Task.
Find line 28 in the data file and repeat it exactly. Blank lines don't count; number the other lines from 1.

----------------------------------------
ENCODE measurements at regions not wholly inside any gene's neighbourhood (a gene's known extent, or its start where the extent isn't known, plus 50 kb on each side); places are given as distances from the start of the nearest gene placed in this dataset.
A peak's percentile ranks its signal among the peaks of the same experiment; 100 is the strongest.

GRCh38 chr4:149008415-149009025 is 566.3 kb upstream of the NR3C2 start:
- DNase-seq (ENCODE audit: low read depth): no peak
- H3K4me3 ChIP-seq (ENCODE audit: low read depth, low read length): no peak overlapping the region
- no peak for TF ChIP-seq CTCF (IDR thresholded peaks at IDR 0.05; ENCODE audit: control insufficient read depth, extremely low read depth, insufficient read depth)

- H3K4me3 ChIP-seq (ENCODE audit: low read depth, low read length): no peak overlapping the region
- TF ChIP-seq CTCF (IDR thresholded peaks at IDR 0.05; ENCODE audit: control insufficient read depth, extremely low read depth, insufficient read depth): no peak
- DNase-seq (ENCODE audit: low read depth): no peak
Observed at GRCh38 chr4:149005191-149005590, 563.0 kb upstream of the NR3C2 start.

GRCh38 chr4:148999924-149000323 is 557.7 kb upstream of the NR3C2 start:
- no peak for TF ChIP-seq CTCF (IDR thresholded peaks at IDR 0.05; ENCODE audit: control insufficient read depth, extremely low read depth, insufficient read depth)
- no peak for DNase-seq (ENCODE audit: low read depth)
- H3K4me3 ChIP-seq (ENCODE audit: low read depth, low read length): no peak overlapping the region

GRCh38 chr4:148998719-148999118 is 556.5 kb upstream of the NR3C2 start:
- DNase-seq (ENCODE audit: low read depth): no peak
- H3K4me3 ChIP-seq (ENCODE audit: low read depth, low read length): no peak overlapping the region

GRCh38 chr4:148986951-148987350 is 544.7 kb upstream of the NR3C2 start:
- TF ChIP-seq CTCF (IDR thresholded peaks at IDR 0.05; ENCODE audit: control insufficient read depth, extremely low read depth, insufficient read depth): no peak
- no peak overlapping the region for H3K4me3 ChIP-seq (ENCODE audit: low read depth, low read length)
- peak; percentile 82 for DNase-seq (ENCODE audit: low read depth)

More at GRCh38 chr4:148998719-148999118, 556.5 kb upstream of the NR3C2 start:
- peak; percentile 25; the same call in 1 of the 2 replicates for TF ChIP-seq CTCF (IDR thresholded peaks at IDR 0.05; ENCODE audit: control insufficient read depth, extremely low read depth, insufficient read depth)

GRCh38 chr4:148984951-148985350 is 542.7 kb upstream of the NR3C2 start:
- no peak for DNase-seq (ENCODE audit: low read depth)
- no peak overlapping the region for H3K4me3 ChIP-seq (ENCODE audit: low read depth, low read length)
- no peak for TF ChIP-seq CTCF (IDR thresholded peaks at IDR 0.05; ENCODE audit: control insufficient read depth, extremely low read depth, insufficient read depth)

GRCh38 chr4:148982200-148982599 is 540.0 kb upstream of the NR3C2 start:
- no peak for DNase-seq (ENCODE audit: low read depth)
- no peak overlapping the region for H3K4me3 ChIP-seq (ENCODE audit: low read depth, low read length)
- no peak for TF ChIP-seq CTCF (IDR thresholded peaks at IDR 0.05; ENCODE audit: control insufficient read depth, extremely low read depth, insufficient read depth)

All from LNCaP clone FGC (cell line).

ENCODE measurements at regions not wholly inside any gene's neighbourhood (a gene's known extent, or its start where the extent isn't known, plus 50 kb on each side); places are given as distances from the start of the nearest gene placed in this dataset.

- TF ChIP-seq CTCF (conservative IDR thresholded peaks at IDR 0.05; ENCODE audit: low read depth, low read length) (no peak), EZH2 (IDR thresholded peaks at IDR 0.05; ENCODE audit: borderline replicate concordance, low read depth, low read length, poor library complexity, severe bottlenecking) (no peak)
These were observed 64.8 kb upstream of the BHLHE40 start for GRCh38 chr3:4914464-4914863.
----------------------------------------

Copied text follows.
GRCh38 chr4:148982200-148982599 is 540.0 kb upstream of the NR3C2 start: